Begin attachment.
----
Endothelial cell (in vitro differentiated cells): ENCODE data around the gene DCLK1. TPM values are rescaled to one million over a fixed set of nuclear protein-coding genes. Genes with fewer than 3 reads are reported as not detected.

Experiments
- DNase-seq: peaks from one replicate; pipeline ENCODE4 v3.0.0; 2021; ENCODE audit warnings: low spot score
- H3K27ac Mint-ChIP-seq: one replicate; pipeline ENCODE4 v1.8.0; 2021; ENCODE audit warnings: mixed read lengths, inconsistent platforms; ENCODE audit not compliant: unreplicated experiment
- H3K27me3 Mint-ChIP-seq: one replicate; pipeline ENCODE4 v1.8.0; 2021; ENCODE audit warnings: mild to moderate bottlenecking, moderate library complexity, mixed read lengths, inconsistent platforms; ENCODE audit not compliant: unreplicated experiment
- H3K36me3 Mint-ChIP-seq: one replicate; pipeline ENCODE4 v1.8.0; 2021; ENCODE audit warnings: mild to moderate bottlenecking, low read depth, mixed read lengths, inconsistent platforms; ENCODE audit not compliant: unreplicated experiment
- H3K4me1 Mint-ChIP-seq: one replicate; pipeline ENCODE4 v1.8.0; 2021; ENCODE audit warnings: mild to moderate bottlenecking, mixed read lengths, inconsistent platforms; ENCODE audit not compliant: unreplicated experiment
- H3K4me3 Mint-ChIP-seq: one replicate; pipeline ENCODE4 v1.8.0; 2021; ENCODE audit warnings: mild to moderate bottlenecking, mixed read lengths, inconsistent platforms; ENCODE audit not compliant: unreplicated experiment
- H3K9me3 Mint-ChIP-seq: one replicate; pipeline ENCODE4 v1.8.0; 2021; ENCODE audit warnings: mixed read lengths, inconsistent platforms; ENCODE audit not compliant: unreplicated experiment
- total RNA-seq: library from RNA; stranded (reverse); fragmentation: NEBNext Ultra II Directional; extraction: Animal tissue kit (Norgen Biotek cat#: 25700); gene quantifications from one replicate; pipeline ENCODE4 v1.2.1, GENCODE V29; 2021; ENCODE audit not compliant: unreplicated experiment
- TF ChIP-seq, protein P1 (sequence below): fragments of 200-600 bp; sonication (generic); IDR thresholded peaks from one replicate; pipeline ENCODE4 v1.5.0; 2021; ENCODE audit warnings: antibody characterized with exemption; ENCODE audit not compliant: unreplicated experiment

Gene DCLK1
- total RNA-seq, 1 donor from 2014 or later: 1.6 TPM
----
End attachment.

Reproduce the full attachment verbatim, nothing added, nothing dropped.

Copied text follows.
Endothelial cell (in vitro differentiated cells): ENCODE data around the gene DCLK1. TPM values are rescaled to one million over a fixed set of nuclear protein-coding genes. Genes with fewer than 3 reads are reported as not detected.

Experiments
- DNase-seq: peaks from one replicate; pipeline ENCODE4 v3.0.0; 2021; ENCODE audit warnings: low spot score
- H3K27ac Mint-ChIP-seq: one replicate; pipeline ENCODE4 v1.8.0; 2021; ENCODE audit warnings: mixed read lengths, inconsistent platforms; ENCODE audit not compliant: unreplicated experiment
- H3K27me3 Mint-ChIP-seq: one replicate; pipeline ENCODE4 v1.8.0; 2021; ENCODE audit warnings: mild to moderate bottlenecking, moderate library complexity, mixed read lengths, inconsistent platforms; ENCODE audit not compliant: unreplicated experiment
- H3K36me3 Mint-ChIP-seq: one replicate; pipeline ENCODE4 v1.8.0; 2021; ENCODE audit warnings: mild to moderate bottlenecking, low read depth, mixed read lengths, inconsistent platforms; ENCODE audit not compliant: unreplicated experiment
- H3K4me1 Mint-ChIP-seq: one replicate; pipeline ENCODE4 v1.8.0; 2021; ENCODE audit warnings: mild to moderate bottlenecking, mixed read lengths, inconsistent platforms; ENCODE audit not compliant: unreplicated experiment
- H3K4me3 Mint-ChIP-seq: one replicate; pipeline ENCODE4 v1.8.0; 2021; ENCODE audit warnings: mild to moderate bottlenecking, mixed read lengths, inconsistent platforms; ENCODE audit not compliant: unreplicated experiment
- H3K9me3 Mint-ChIP-seq: one replicate; pipeline ENCODE4 v1.8.0; 2021; ENCODE audit warnings: mixed read lengths, inconsistent platforms; ENCODE audit not compliant: unreplicated experiment
- total RNA-seq: library from RNA; stranded (reverse); fragmentation: NEBNext Ultra II Directional; extraction: Animal tissue kit (Norgen Biotek cat#: 25700); gene quantifications from one replicate; pipeline ENCODE4 v1.2.1, GENCODE V29; 2021; ENCODE audit not compliant: unreplicated experiment
- TF ChIP-seq, protein P1 (sequence below): fragments of 200-600 bp; sonication (generic); IDR thresholded peaks from one replicate; pipeline ENCODE4 v1.5.0; 2021; ENCODE audit warnings: antibody characterized with exemption; ENCODE audit not compliant: unreplicated experiment

Gene DCLK1
- total RNA-seq, 1 donor from 2014 or later: 1.6 TPM